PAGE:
The game gives unlimited continues, so dying just means finishing with a lower score, and the score doesn’t mean anything. This is great because it means the experience isn’t abruptly ruined by a slew of bad words, a difficult dictionary, or challenging quicktime events. The pressure can be further reduced using Cheat Engine‘s Speedhack to slow down the game.
There are difficulty settings for each level, adding more words to each enemy (though you can complete the levels at any difficulty for unlocking the next level). Because words in context are recognized better than solo words, the longer phrases at higher difficulties will be better recognized, but there will be more to correct if they go wrong. At the easiest difficulty setting most zombies only have one word, which is when voice recognition will have the most errors, but then it’s easier to compensate with a few extra words or the phonetic alphabet.
There is a “Hardcore” option which resets and changes words whenever a single typo is made. Given that voice recognition is prone to typos, this just makes the game more grueling.
There are DLC dictionaries to buy and free custom dictionaries created by players, which give fun new things to say. It also has a cooperative multiplayer mode, where you and an online friend team up, which is rather fun – particularly laughing together at the incongruous words on the zombies, and trying to “steal” a word before the other player has finished it.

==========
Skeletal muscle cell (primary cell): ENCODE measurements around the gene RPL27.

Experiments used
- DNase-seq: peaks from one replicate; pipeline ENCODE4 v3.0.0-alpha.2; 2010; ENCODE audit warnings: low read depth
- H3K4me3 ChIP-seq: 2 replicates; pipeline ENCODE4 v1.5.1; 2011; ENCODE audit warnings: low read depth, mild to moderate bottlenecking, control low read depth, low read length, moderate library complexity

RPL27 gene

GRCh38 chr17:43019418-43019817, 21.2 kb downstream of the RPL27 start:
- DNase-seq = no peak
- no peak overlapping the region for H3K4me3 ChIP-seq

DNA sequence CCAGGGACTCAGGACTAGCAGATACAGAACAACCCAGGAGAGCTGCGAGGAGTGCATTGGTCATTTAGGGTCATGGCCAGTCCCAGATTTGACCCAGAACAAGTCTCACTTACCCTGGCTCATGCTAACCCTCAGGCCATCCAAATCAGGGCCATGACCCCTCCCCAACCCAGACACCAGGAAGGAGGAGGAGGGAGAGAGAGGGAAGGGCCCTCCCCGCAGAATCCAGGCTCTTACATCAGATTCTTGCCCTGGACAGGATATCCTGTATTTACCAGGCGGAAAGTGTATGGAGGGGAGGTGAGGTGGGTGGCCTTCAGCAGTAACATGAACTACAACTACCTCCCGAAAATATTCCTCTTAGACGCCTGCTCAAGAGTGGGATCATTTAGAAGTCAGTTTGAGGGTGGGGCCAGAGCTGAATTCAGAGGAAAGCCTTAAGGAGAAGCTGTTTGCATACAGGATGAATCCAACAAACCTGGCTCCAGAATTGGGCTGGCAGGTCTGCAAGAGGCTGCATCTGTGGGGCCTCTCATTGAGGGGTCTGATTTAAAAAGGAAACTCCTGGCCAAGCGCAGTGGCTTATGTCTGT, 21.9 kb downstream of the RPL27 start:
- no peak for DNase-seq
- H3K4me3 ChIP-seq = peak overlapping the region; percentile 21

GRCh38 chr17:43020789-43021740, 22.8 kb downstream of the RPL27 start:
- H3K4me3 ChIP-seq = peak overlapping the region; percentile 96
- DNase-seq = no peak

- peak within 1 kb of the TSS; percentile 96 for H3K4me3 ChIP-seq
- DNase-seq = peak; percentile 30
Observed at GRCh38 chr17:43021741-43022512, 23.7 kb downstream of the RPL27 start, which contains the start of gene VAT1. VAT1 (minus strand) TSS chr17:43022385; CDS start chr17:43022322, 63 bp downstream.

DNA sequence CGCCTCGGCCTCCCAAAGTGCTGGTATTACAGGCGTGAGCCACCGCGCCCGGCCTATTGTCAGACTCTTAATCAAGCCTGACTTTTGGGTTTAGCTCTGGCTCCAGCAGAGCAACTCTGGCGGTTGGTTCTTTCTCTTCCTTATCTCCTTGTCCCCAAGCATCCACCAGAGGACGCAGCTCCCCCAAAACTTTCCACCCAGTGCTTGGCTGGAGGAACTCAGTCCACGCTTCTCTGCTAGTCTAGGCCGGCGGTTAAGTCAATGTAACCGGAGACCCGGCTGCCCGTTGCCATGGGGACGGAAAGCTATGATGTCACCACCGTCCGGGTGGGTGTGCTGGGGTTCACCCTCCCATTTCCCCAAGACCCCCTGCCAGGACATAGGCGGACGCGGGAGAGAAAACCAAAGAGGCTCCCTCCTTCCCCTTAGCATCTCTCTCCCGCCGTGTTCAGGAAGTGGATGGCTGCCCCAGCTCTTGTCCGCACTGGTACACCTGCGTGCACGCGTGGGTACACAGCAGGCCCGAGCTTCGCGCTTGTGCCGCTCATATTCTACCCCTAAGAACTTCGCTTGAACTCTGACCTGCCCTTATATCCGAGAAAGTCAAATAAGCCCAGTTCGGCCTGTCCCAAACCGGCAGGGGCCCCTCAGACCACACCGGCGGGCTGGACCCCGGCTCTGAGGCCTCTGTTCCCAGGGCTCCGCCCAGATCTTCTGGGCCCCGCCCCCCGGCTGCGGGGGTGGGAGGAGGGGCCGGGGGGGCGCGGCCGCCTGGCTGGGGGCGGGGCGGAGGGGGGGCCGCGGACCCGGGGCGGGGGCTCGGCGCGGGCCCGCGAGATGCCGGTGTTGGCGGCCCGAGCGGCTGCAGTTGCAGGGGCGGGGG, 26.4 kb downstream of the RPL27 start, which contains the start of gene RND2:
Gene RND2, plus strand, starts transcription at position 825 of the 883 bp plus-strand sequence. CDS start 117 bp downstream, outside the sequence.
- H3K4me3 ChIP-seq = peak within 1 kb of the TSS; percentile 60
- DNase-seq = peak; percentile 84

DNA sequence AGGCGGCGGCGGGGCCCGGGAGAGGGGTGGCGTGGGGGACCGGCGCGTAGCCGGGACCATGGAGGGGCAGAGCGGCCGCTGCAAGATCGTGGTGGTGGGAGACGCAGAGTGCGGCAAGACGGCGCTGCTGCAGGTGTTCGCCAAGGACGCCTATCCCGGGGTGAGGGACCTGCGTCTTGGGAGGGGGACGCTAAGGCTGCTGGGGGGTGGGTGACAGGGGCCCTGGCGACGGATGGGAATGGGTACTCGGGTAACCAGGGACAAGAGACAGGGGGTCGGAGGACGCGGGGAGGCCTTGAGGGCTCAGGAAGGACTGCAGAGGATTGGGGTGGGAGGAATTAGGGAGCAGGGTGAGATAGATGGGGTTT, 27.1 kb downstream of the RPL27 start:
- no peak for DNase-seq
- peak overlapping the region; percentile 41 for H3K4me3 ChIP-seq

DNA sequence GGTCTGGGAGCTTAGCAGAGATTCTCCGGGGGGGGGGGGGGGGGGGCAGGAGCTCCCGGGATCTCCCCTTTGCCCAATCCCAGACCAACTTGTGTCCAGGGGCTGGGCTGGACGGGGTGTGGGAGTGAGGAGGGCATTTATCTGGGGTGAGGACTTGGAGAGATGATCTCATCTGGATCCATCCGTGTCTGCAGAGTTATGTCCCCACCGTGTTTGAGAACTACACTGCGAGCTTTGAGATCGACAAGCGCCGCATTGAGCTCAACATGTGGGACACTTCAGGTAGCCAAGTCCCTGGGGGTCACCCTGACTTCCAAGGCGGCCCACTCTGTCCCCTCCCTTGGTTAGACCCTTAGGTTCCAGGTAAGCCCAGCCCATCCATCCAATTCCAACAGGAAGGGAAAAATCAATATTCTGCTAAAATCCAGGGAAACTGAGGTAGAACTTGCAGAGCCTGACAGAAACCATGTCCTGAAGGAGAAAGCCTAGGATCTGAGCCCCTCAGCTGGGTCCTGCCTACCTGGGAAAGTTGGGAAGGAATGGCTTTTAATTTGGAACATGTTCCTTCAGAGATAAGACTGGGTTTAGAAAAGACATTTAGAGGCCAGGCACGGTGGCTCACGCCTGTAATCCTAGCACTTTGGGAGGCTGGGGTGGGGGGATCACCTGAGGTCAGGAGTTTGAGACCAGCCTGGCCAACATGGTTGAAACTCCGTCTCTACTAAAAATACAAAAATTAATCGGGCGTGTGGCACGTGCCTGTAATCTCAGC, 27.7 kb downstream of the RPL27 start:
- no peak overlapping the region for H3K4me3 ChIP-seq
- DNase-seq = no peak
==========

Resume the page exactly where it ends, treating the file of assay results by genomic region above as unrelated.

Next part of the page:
Here is a playlist of playing through the levels with Dragon NaturallySpeaking.
2. The House mode.
This is the original game which requires that I click on each zombie, often multiple times, which I can’t physically do. But I can still play this using a script in AutoHotKey to click many times each second, and the face-tracking mouse MouSense to do the targeting – though any mouse device would do.
Using MouSense meant that wherever I looked, enemies died, like if Superman’s heat vision were made out of bullets! Each weapon has unlimited ammo with a finite clip, so there are no ammo pickup challenges. Unfortunately, each bullet’s recoil causes a screen-shake, and the firing is constant, so I sometimes found it disorientating. While the recoil of each weapon can be reduced (via farmable currency), it doesn’t go away completely.